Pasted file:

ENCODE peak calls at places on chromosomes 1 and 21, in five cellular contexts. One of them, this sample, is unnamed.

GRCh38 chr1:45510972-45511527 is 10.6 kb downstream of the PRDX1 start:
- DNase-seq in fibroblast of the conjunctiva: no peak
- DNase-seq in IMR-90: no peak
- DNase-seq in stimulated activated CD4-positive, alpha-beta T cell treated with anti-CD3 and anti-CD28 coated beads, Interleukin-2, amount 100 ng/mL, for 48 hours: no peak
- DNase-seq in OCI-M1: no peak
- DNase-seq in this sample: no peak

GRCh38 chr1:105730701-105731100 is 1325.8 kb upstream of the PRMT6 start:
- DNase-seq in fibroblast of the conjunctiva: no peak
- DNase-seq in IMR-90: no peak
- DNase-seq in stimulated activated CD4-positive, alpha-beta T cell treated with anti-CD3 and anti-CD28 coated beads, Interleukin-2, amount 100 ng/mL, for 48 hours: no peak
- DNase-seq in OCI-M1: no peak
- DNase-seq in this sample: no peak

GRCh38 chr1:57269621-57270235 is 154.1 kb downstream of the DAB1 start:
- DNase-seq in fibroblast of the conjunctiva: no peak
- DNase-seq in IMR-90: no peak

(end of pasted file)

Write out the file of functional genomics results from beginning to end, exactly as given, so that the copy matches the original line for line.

ENCODE peak calls at places on chromosomes 1 and 21, in five cellular contexts. One of them, this sample, is unnamed.

GRCh38 chr1:45510972-45511527 is 10.6 kb downstream of the PRDX1 start:
- DNase-seq in fibroblast of the conjunctiva: no peak
- DNase-seq in IMR-90: no peak
- DNase-seq in stimulated activated CD4-positive, alpha-beta T cell treated with anti-CD3 and anti-CD28 coated beads, Interleukin-2, amount 100 ng/mL, for 48 hours: no peak
- DNase-seq in OCI-M1: no peak
- DNase-seq in this sample: no peak

GRCh38 chr1:105730701-105731100 is 1325.8 kb upstream of the PRMT6 start:
- DNase-seq in fibroblast of the conjunctiva: no peak
- DNase-seq in IMR-90: no peak
- DNase-seq in stimulated activated CD4-positive, alpha-beta T cell treated with anti-CD3 and anti-CD28 coated beads, Interleukin-2, amount 100 ng/mL, for 48 hours: no peak
- DNase-seq in OCI-M1: no peak
- DNase-seq in this sample: no peak

GRCh38 chr1:57269621-57270235 is 154.1 kb downstream of the DAB1 start:
- DNase-seq in fibroblast of the conjunctiva: no peak
- DNase-seq in IMR-90: no peak